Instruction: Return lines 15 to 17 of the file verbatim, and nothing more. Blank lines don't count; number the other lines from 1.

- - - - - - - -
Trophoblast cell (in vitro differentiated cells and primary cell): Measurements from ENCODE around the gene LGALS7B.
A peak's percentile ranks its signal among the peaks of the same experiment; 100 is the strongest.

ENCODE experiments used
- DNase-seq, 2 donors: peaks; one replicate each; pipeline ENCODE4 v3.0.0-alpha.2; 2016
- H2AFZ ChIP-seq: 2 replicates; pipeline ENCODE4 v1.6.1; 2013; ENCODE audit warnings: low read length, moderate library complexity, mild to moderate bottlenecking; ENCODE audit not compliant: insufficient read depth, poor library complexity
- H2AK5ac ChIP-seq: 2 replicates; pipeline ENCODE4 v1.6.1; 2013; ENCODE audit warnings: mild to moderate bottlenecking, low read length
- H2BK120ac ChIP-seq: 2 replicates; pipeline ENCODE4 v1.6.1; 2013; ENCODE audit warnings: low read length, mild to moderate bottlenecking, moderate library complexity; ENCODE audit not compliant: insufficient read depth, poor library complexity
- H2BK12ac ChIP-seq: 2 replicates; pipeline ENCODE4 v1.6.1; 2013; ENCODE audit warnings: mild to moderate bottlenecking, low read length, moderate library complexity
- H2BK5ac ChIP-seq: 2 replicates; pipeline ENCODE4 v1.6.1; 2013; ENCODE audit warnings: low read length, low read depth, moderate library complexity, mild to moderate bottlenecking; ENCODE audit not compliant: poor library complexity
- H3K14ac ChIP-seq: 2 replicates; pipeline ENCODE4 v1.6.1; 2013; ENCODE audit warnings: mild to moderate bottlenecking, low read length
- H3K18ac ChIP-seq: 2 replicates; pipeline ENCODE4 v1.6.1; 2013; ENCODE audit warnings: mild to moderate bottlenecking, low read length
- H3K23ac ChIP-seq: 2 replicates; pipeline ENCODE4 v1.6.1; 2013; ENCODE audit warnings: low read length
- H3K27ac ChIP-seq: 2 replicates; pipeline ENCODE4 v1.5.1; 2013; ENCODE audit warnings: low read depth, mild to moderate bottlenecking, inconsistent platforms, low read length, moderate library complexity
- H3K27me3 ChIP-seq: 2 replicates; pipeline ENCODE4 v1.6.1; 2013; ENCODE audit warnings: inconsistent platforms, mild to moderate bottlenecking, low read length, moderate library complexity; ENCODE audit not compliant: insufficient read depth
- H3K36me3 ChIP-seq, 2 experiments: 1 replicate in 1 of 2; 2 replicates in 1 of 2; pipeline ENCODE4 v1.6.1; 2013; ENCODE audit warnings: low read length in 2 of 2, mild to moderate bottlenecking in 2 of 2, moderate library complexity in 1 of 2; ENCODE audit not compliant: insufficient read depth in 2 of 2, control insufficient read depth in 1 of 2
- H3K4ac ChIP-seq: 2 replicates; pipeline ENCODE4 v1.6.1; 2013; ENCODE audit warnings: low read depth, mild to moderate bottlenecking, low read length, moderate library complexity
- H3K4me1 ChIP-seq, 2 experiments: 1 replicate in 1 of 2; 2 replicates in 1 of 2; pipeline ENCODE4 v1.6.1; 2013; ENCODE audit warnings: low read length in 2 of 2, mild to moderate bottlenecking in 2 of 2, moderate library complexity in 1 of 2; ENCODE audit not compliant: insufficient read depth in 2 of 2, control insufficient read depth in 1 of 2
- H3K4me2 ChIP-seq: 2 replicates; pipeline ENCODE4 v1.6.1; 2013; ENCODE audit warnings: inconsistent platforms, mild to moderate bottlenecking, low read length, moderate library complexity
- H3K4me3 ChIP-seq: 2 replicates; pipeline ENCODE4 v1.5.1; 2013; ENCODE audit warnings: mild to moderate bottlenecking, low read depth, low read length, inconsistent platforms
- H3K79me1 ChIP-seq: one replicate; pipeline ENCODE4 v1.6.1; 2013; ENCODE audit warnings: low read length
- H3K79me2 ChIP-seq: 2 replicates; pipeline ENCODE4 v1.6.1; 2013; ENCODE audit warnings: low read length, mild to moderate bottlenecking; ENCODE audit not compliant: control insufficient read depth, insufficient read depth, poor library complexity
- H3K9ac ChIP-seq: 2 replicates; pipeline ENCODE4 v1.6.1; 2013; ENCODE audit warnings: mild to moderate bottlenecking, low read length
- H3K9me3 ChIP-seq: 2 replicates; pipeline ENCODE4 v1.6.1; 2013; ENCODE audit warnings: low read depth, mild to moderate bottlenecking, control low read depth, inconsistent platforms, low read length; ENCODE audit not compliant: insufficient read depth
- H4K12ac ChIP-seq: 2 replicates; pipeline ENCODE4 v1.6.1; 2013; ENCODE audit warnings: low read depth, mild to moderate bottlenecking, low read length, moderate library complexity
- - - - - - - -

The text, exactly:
- H3K36me3 ChIP-seq, 2 experiments: 1 replicate in 1 of 2; 2 replicates in 1 of 2; pipeline ENCODE4 v1.6.1; 2013; ENCODE audit warnings: low read length in 2 of 2, mild to moderate bottlenecking in 2 of 2, moderate library complexity in 1 of 2; ENCODE audit not compliant: insufficient read depth in 2 of 2, control insufficient read depth in 1 of 2
- H3K4ac ChIP-seq: 2 replicates; pipeline ENCODE4 v1.6.1; 2013; ENCODE audit warnings: low read depth, mild to moderate bottlenecking, low read length, moderate library complexity
- H3K4me1 ChIP-seq, 2 experiments: 1 replicate in 1 of 2; 2 replicates in 1 of 2; pipeline ENCODE4 v1.6.1; 2013; ENCODE audit warnings: low read length in 2 of 2, mild to moderate bottlenecking in 2 of 2, moderate library complexity in 1 of 2; ENCODE audit not compliant: insufficient read depth in 2 of 2, control insufficient read depth in 1 of 2